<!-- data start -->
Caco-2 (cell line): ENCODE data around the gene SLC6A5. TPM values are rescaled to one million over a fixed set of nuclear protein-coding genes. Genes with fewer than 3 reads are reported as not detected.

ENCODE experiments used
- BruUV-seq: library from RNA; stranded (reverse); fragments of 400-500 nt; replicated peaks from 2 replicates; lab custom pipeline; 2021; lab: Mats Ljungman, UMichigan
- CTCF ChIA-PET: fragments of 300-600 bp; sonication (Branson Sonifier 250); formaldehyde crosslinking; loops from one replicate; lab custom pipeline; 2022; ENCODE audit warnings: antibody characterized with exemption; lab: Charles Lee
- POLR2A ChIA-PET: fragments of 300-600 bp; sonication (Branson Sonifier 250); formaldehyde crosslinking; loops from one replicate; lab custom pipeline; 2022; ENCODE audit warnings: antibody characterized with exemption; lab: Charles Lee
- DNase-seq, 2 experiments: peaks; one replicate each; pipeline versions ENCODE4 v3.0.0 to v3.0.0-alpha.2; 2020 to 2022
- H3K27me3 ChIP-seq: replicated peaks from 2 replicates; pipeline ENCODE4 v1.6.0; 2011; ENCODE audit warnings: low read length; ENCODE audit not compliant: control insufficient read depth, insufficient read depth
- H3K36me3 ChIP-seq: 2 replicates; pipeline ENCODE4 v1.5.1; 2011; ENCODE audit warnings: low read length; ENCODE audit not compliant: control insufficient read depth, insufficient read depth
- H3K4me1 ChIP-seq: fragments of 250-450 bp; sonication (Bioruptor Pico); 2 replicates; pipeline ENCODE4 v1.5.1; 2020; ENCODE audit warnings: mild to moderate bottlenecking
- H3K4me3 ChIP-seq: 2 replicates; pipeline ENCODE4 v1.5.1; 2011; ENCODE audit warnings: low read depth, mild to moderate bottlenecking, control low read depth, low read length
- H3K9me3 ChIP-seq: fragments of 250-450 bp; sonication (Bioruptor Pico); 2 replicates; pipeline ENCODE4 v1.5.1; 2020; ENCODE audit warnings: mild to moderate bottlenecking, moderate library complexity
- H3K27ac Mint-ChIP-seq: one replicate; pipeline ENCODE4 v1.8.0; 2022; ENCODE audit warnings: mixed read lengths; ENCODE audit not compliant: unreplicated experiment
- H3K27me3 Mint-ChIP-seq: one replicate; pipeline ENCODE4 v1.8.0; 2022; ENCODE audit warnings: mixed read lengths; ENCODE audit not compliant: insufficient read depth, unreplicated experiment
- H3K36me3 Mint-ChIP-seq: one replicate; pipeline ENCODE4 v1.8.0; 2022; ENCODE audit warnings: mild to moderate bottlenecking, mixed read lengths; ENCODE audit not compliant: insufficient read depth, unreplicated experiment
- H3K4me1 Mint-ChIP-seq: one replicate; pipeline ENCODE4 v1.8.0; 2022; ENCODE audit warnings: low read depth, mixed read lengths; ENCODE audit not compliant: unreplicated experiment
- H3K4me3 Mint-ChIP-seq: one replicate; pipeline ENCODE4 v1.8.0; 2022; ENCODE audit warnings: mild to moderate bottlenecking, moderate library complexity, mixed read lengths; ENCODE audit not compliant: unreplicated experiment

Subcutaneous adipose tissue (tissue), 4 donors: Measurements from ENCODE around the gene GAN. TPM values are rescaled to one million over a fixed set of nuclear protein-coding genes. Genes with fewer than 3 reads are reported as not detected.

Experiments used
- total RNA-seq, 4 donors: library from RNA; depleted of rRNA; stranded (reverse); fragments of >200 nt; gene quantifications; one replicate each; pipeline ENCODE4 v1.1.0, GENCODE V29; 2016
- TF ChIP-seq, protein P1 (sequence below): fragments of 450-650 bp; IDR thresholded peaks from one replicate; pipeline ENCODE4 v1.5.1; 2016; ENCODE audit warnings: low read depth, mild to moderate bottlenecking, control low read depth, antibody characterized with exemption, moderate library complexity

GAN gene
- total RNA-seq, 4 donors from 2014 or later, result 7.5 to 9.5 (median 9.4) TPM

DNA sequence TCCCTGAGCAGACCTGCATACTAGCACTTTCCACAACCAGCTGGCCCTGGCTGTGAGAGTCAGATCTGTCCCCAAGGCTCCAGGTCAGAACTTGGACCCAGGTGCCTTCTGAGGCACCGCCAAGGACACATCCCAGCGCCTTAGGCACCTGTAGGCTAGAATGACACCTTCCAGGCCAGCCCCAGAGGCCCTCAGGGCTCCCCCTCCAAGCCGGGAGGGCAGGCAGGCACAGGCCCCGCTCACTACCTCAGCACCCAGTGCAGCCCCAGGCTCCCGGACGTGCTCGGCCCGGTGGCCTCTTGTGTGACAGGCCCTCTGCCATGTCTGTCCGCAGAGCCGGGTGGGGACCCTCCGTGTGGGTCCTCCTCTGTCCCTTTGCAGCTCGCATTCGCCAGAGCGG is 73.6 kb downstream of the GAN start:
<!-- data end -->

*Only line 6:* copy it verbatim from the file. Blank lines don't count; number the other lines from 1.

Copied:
- DNase-seq, 2 experiments: peaks; one replicate each; pipeline versions ENCODE4 v3.0.0 to v3.0.0-alpha.2; 2020 to 2022